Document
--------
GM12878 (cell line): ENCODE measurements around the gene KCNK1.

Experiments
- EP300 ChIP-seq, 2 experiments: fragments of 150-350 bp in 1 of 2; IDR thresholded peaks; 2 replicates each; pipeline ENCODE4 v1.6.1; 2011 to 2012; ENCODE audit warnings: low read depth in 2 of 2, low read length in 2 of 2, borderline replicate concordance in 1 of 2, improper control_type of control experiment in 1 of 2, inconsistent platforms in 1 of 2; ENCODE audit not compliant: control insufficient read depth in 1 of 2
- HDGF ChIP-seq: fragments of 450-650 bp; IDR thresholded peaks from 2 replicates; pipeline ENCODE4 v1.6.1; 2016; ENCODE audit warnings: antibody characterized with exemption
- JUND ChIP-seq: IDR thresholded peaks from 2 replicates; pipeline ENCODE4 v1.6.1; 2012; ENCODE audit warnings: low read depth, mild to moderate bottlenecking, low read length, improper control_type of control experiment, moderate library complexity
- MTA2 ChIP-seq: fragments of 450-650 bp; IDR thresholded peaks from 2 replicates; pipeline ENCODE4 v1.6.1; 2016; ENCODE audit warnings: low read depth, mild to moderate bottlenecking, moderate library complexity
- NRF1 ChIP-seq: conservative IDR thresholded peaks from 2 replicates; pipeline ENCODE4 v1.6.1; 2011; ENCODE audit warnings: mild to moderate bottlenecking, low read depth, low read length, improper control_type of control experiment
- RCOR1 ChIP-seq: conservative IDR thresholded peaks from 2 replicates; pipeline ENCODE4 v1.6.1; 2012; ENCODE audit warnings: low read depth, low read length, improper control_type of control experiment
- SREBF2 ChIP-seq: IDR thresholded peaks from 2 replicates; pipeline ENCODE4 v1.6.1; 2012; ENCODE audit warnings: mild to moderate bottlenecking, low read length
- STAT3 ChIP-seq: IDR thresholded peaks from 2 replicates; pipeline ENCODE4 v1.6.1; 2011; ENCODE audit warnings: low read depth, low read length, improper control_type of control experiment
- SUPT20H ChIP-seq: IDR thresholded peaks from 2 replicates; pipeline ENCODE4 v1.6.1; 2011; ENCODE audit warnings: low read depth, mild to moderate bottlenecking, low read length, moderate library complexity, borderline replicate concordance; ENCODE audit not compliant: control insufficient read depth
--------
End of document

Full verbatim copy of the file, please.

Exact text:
GM12878 (cell line): ENCODE measurements around the gene KCNK1.

Experiments
- EP300 ChIP-seq, 2 experiments: fragments of 150-350 bp in 1 of 2; IDR thresholded peaks; 2 replicates each; pipeline ENCODE4 v1.6.1; 2011 to 2012; ENCODE audit warnings: low read depth in 2 of 2, low read length in 2 of 2, borderline replicate concordance in 1 of 2, improper control_type of control experiment in 1 of 2, inconsistent platforms in 1 of 2; ENCODE audit not compliant: control insufficient read depth in 1 of 2
- HDGF ChIP-seq: fragments of 450-650 bp; IDR thresholded peaks from 2 replicates; pipeline ENCODE4 v1.6.1; 2016; ENCODE audit warnings: antibody characterized with exemption
- JUND ChIP-seq: IDR thresholded peaks from 2 replicates; pipeline ENCODE4 v1.6.1; 2012; ENCODE audit warnings: low read depth, mild to moderate bottlenecking, low read length, improper control_type of control experiment, moderate library complexity
- MTA2 ChIP-seq: fragments of 450-650 bp; IDR thresholded peaks from 2 replicates; pipeline ENCODE4 v1.6.1; 2016; ENCODE audit warnings: low read depth, mild to moderate bottlenecking, moderate library complexity
- NRF1 ChIP-seq: conservative IDR thresholded peaks from 2 replicates; pipeline ENCODE4 v1.6.1; 2011; ENCODE audit warnings: mild to moderate bottlenecking, low read depth, low read length, improper control_type of control experiment
- RCOR1 ChIP-seq: conservative IDR thresholded peaks from 2 replicates; pipeline ENCODE4 v1.6.1; 2012; ENCODE audit warnings: low read depth, low read length, improper control_type of control experiment
- SREBF2 ChIP-seq: IDR thresholded peaks from 2 replicates; pipeline ENCODE4 v1.6.1; 2012; ENCODE audit warnings: mild to moderate bottlenecking, low read length
- STAT3 ChIP-seq: IDR thresholded peaks from 2 replicates; pipeline ENCODE4 v1.6.1; 2011; ENCODE audit warnings: low read depth, low read length, improper control_type of control experiment
- SUPT20H ChIP-seq: IDR thresholded peaks from 2 replicates; pipeline ENCODE4 v1.6.1; 2011; ENCODE audit warnings: low read depth, mild to moderate bottlenecking, low read length, moderate library complexity, borderline replicate concordance; ENCODE audit not compliant: control insufficient read depth